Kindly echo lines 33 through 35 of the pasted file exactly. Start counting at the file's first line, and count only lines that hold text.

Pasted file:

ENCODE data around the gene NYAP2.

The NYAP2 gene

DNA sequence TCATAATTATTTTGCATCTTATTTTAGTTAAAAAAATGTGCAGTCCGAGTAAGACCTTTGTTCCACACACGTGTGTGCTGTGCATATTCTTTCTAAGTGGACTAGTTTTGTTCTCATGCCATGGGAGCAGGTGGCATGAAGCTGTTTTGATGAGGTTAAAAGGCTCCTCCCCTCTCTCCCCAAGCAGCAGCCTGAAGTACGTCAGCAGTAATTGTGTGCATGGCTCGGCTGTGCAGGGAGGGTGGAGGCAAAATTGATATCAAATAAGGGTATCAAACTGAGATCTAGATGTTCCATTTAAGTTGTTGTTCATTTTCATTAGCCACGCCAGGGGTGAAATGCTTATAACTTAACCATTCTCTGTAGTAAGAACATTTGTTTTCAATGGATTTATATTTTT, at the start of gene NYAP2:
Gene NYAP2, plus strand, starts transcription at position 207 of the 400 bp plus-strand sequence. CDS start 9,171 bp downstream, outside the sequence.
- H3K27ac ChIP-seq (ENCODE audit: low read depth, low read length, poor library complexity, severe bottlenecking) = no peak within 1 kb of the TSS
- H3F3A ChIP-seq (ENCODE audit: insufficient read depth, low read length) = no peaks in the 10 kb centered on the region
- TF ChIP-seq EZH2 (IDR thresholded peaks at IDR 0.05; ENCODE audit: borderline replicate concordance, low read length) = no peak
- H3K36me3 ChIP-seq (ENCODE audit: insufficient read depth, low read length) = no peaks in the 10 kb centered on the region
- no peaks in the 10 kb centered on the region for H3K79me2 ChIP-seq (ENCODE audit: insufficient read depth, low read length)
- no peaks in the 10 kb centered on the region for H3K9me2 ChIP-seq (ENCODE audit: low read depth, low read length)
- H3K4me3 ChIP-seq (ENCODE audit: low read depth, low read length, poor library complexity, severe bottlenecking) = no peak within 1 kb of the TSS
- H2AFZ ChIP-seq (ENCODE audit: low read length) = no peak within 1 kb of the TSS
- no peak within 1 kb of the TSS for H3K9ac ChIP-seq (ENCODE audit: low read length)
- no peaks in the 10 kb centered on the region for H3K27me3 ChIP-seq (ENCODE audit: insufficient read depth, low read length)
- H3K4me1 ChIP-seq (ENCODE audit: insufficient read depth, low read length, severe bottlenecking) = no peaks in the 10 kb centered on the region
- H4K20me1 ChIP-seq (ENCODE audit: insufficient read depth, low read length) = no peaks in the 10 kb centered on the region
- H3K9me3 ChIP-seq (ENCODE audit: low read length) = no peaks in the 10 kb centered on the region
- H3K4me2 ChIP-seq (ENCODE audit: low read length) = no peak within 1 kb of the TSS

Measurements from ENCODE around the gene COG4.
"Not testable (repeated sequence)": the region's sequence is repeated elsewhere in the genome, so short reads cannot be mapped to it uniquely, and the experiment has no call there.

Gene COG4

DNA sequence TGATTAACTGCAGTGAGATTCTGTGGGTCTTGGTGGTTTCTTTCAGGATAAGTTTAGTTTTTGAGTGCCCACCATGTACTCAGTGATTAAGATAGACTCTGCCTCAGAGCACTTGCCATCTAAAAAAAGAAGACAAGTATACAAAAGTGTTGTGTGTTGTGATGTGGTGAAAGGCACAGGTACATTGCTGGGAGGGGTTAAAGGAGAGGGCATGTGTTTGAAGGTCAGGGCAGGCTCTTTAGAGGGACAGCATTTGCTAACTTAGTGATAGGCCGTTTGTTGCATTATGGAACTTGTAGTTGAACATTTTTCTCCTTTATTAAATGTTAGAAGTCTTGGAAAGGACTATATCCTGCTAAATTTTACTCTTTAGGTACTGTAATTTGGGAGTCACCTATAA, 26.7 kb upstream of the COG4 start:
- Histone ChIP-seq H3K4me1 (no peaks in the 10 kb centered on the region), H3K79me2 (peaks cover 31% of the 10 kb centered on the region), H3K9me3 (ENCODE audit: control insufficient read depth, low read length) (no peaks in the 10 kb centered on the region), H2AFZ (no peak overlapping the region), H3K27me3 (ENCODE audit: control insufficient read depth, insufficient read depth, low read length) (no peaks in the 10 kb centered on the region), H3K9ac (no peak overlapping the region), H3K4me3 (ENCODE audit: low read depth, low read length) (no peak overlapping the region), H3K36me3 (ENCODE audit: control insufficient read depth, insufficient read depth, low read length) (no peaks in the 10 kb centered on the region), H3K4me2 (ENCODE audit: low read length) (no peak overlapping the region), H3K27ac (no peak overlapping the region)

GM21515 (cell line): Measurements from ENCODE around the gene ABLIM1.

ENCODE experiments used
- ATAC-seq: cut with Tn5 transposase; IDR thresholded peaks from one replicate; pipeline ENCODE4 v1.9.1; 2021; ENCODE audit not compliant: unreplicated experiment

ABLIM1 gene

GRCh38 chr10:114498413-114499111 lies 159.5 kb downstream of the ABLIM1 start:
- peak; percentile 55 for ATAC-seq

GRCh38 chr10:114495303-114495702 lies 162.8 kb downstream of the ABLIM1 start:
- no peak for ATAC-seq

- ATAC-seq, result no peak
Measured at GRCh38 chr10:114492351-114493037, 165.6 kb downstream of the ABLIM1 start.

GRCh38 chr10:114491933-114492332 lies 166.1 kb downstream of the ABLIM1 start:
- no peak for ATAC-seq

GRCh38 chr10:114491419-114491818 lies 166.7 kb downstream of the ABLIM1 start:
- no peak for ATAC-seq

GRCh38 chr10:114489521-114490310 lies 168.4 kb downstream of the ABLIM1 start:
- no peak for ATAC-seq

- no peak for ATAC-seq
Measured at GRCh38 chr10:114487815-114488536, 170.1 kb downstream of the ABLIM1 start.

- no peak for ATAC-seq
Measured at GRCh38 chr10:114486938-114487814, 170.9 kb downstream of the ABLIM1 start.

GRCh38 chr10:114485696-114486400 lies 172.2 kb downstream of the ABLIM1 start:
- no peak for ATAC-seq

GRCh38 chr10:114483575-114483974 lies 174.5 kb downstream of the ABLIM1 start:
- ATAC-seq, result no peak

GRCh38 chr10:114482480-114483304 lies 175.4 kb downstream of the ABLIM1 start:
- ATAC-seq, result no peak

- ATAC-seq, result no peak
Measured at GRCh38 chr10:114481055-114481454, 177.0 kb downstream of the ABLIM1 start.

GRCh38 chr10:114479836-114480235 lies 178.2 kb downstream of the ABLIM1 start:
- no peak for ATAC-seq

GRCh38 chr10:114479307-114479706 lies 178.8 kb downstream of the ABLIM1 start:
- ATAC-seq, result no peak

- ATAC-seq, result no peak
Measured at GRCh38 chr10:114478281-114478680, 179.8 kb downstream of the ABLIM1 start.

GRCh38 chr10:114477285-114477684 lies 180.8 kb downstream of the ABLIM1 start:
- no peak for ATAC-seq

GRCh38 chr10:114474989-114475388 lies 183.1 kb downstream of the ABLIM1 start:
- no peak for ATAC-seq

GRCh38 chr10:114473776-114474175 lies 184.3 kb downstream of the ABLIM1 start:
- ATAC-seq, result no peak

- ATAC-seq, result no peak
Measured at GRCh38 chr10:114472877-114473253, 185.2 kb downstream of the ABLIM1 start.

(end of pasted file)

Measured at GRCh38 chr10:114492351-114493037, 165.6 kb downstream of the ABLIM1 start.

GRCh38 chr10:114491933-114492332 lies 166.1 kb downstream of the ABLIM1 start:
- no peak for ATAC-seq